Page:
Strength training can make a massive difference to your swimming performance. Focusing on movements and lifts related to your sport is essential, just as you would with any strength program for a specific sport. This means that you shouldn’t go to your computer and search for “strength training” on Google, then print any workout. While the 20-stone Lithuanian man in your gym may be able to deadlift the equivalent of a Ford Ka, it’s possible that his training could be more suitable for a 200m freestyle swimmer. Don’t ask him for advice, especially if your CNS is handy.

Concentrating on exercises that target specific movements you use to propel yourself through the water would be best. This will ensure optimal results in the pool. You must ensure that you don’t compromise flexibility or overtrain your muscles to increase muscle growth. This will negatively impact your power-to-weight ratio and your swimming performance.

The goal is to gain strength without bulking up.

These are the four best compound exercises for strength and swimming performance in your land training program.


To maintain a high pace in the pool (inertia), you must have a strong, tight, and even six-beat leg kick. This requires muscular core strength and strong legs. It takes work to do. Strength training on the ground can be highly effective, especially for squatting. Squatting, an extremely effective compound movement, targets various leg muscles (hamstrings and quads), glutes, calves, and your core, lower back, and core. Do squats with a lighter weight, but only for part of the range of motion. This will provide far greater benefits than doing ‘half squats. This will give you an extra kick (pun intended), as you push against the wall for that final length sprint!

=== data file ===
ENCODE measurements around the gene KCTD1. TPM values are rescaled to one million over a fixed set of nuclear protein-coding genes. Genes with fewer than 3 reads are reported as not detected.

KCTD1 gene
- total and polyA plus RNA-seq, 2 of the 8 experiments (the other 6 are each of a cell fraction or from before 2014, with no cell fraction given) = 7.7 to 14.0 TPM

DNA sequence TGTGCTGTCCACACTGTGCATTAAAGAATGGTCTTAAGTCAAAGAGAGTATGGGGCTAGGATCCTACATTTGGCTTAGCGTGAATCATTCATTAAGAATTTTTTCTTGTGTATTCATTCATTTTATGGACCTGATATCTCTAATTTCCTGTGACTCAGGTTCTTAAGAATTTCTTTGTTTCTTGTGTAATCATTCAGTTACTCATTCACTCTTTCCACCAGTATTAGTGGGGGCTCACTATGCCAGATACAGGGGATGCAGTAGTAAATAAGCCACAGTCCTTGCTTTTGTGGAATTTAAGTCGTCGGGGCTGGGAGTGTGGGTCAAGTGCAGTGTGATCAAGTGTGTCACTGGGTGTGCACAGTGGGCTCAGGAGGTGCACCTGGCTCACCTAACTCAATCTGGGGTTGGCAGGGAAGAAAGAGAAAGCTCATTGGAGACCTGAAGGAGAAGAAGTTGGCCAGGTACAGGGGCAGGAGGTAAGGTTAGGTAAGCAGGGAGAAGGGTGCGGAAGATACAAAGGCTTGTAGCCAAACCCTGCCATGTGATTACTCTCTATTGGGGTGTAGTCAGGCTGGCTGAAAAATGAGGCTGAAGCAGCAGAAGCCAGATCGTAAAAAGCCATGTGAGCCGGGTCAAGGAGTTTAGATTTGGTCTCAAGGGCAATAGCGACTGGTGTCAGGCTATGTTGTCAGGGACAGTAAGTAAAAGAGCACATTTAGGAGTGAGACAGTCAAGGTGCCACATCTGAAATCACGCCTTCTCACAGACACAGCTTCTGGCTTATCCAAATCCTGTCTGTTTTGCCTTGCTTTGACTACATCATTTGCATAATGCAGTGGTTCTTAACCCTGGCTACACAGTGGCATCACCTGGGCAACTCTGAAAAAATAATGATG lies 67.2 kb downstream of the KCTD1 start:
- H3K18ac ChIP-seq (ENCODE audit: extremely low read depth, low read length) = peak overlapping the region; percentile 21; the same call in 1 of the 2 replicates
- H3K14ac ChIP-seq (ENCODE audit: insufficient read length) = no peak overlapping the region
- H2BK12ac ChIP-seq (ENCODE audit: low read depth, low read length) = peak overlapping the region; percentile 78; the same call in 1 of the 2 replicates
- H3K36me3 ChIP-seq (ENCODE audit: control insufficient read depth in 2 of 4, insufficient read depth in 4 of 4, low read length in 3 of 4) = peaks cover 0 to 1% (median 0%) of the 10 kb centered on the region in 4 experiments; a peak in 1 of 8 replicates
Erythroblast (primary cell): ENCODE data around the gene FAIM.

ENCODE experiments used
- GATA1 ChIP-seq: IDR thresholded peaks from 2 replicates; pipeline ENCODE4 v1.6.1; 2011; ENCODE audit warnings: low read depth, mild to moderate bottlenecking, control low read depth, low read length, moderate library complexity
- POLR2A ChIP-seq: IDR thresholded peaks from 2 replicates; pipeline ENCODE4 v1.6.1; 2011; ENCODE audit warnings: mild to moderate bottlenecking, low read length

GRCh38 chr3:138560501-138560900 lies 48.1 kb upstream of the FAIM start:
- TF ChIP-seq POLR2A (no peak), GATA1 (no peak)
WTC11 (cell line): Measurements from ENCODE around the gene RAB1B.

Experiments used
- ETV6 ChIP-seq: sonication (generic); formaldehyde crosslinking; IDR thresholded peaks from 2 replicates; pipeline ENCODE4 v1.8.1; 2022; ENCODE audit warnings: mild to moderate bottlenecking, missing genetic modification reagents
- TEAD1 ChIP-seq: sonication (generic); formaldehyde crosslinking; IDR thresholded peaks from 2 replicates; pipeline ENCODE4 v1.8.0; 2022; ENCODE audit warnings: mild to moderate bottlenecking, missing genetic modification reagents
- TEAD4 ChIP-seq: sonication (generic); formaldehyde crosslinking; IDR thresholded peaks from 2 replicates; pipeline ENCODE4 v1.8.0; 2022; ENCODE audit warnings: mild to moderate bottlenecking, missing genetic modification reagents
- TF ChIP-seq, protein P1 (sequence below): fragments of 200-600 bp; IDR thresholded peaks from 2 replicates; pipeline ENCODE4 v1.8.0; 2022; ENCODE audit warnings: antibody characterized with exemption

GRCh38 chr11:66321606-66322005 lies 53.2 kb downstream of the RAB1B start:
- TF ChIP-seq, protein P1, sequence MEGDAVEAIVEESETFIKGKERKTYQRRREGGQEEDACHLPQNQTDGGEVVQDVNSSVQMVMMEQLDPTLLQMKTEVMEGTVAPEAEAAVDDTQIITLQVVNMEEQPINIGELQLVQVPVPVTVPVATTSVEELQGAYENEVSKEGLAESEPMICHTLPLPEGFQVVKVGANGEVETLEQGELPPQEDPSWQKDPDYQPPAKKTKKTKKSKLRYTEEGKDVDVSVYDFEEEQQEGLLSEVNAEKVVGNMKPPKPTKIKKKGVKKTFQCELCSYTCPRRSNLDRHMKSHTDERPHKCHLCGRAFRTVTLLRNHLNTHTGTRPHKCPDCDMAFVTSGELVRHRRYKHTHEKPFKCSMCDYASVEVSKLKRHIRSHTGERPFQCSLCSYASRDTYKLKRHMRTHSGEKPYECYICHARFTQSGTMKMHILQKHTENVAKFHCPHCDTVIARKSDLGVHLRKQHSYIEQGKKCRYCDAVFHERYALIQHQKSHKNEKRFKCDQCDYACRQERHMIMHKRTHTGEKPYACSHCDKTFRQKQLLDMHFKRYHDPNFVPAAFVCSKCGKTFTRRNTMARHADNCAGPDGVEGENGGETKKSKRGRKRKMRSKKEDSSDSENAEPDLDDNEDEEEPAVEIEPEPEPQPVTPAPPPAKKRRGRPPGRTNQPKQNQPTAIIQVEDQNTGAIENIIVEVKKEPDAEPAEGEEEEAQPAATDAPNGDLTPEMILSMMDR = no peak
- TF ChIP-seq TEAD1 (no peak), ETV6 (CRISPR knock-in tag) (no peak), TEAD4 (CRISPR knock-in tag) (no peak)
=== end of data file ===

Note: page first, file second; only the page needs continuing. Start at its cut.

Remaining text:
This is a great exercise to improve pectoral strength, which is important for breaststroke and other strokes. You can also use the bench press to strengthen your triceps and wrist muscles (important for ‘grabbing’ water efficiently). Shoulder stabilisation is also required, which will aid in butterfly and front crawl mechanics.


Wide grip pull-ups are great for strengthening your back, especially the lat (latissimus Dorsi), which is vital for swimmers. Pull ups are a great exercise for core stability, which is an essential part of good swimming technique. You can also target your back muscles with bent over rows and lat pulldowns.


The plank, also known as the “dreadful plank”, is a great way to build core strength. It will also improve stroke efficiency, prevent the rear from dropping, and eliminate sideways movement. Keep your head straight from the hips to the ground when performing the plank. Also, don’t let the tension build up in your lower back. Begin by holding the plank for 45-60 secs. As you become stronger, increase this time.


These four compound exercises can be incorporated into your land training program to increase strength and speed in specific swimming movements. These exercises can also be done regularly to reduce the chance of injury. These exercises are great if you need more time to do other things like swimming, sleeping, and eating pasta.

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